It’s quite common for an individual to move from being the rescuer, to the victim and also the persecutor. These are the 3 components of The Drama Triangle. One of these roles will tend to be more prevalent (or the default). While this Forbes article talks about adopting the Empowerment Dynamic, I adopt a different approach which is around Inner Child work.
This allows the individual to:
- realise what role (or often a combination of roles) they have been playing. Read more about the Good Girl and People Pleaser roles.
- identify ways the role has helped them to cope over the (usually) many years it has been in place
- recognise the strengths of this role, which the individual may want to still tap into
- know which parts of the rescuer role they would like to release, because they are no longer serving them
- determine who they are at their core before they started rescuing others. This is the beginning of making decisions based on a person’s needs now, separate to how this will be perceived by others.
One key element of this process is acceptance: realising that the intention of the role is always coming from a place of love and helping the individual to cope in their childhood (and then adult) world.
Although they needed that role in place when they were 7 years old, for example, doesn’t mean it is serving them at 30, 40 or 50 years of age. And more often that not, it is not serving them at all.
If you think there may be some aspects of the Rescuer role that you can identify with, you can try this:
- realise that the role has been there to help you, not hold you back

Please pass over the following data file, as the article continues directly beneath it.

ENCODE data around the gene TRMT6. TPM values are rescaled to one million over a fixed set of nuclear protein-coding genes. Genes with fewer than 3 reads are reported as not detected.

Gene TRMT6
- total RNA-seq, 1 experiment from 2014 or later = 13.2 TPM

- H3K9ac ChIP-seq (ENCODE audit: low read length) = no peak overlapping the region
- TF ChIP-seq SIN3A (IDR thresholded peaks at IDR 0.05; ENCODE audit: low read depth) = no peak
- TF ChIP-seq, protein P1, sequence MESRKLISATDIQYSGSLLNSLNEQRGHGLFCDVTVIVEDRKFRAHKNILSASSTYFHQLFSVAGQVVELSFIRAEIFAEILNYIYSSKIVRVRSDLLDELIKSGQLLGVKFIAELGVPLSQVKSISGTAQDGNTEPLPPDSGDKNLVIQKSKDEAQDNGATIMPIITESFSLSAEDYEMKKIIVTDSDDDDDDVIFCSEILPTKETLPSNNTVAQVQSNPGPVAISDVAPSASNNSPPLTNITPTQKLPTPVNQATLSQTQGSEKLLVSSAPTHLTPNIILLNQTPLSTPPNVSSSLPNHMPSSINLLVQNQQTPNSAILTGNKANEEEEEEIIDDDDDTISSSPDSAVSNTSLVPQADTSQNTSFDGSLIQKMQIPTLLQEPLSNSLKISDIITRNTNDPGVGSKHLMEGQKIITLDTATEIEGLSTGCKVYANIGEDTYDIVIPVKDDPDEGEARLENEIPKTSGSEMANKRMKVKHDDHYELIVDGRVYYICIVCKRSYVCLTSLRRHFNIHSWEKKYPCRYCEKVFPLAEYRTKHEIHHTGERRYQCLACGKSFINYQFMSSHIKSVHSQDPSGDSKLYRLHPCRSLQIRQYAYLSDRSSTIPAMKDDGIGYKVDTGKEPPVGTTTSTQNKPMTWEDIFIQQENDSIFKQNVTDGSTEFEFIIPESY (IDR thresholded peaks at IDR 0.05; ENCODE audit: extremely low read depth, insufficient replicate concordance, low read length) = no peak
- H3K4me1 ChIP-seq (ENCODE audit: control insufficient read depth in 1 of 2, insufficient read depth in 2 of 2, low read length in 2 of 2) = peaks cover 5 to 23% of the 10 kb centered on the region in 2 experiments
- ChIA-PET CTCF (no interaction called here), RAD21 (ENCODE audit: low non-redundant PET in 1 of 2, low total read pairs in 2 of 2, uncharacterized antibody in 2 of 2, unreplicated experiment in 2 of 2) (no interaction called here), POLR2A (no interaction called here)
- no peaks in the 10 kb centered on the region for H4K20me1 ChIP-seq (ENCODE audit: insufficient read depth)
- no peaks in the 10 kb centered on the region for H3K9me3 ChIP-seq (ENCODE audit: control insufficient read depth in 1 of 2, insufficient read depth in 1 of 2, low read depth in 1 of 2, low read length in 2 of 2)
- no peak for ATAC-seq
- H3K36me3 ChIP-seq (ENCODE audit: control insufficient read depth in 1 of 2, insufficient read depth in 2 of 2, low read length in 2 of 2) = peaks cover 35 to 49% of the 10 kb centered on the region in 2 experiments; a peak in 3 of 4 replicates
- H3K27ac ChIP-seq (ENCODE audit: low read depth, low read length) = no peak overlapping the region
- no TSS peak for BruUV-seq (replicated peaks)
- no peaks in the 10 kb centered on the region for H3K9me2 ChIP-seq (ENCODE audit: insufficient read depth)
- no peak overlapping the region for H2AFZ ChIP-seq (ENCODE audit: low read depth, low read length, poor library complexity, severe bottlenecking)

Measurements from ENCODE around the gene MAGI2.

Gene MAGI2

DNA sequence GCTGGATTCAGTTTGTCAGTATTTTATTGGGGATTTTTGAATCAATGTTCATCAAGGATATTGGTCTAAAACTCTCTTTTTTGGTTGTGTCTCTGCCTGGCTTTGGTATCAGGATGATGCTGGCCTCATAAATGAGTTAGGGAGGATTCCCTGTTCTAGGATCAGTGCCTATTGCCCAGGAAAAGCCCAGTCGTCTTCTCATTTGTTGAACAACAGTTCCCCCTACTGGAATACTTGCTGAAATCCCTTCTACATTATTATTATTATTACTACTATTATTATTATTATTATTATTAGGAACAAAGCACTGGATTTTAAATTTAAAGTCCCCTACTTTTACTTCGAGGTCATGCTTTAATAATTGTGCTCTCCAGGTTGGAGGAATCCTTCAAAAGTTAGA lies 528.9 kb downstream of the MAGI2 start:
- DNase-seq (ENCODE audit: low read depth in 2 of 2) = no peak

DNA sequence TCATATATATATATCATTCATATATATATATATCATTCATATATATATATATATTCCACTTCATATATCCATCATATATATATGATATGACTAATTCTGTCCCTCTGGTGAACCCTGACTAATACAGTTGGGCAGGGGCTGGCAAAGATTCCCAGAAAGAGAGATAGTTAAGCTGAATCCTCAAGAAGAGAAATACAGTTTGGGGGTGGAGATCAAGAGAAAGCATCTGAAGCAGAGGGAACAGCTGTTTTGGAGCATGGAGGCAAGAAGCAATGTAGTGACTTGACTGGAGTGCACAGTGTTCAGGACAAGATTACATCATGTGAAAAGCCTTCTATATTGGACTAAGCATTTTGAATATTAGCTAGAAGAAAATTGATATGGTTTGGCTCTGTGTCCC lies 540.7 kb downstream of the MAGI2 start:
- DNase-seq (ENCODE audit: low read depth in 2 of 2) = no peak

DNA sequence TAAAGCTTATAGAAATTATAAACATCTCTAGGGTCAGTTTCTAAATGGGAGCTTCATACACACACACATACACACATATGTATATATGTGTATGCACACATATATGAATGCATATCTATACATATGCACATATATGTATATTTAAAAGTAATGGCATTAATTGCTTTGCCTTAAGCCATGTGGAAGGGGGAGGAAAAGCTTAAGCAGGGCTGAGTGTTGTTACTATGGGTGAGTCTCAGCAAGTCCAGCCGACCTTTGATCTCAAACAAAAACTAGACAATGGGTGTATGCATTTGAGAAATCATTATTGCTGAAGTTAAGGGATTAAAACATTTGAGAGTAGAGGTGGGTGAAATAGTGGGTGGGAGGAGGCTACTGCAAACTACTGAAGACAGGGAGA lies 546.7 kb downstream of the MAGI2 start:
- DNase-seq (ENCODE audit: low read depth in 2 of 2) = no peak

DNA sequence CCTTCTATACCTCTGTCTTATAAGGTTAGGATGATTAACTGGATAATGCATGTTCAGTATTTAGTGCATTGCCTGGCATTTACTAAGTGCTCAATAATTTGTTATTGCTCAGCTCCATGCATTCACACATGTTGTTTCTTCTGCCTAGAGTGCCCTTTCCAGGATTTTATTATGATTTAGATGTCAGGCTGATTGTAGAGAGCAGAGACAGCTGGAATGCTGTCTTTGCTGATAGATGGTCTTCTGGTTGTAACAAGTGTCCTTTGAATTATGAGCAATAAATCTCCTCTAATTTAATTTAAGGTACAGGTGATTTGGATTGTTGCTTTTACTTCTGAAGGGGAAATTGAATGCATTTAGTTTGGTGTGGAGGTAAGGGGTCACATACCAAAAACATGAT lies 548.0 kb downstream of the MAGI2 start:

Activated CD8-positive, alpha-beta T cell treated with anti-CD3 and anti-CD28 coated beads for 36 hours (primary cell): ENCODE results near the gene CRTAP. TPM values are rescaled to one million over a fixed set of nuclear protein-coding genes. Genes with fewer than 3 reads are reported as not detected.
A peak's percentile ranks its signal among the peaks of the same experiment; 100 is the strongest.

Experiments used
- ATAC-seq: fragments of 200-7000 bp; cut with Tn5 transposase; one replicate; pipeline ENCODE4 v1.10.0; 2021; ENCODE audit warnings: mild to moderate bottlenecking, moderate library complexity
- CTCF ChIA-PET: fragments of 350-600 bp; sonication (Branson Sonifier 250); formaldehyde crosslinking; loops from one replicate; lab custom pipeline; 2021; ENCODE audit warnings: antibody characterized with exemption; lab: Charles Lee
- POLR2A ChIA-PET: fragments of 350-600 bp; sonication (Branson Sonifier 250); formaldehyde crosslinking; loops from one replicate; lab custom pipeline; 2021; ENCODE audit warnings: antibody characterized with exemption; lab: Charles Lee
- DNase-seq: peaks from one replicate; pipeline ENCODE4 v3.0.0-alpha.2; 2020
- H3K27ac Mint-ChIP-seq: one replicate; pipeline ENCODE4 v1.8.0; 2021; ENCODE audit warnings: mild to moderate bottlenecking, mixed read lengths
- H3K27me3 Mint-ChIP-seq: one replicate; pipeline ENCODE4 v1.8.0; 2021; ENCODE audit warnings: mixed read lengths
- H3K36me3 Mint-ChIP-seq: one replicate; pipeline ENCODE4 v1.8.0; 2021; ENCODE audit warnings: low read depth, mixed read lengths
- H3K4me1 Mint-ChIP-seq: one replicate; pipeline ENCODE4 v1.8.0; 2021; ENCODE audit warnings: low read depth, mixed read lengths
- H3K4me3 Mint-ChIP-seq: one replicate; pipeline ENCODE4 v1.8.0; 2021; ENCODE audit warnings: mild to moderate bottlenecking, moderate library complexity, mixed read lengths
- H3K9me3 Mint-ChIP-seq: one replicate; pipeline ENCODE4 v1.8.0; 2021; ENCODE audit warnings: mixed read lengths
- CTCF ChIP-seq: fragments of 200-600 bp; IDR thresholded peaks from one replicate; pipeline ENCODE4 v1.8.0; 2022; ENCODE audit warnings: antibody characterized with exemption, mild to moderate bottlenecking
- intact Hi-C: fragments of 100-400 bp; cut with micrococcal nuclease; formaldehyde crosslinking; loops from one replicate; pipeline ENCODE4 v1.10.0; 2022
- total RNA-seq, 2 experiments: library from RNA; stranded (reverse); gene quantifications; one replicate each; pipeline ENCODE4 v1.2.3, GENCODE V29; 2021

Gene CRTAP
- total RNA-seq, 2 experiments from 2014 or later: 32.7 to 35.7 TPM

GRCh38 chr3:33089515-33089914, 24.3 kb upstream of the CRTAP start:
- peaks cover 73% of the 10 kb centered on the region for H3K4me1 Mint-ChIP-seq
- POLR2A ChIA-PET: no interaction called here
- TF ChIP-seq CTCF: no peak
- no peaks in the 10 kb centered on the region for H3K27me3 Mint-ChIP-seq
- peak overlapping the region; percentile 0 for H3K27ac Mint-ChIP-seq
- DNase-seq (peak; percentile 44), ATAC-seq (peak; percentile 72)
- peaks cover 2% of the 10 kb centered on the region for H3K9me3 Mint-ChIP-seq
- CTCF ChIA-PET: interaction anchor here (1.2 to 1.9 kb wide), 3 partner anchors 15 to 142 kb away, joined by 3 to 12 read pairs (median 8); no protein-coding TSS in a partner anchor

- be grateful for the way this role has helped you to get through life, and cope with challenges
- understand that the role is always trying to work for you, and not against you
- ask yourself if there are elements of the Victim and Persecutor that are present at times. And know that these are also there to help you, even if you wish they weren’t present
- write a list of the people in your life that you tend to try to ‘rescue’. Maybe it’s your children (helping them to avoid failing; not allowing them to feel sad or angry). It could be your partner (trying to ‘fix’ them, whether they want it or not). And / or there could be some friends (who might behave as victims, always wanting you to be present for their dramas)
- give some thought to what it would be like to let go of the role of rescuer. What would this give you instead?
- and know that it is never too late to change. The only requirement is that you truly want to.
Finally, I will give you another reminder to lean into this kind of conversation with yourself with curiosity, compassion and grace – there is nothing to judge; no problem to solve and no way to ‘get it wrong’. If you’ve got this far, I love your work legend!
If this has struck a chord with you and you’d like to find out more about how we could potentially work together, book in a complimentary Clarity Call (obligation free) and we can explore if that’s a good fit for you.
Kylie xTags: Inner child Mindset Coaching mindset tools Rescuer subconscious mind transformational coaching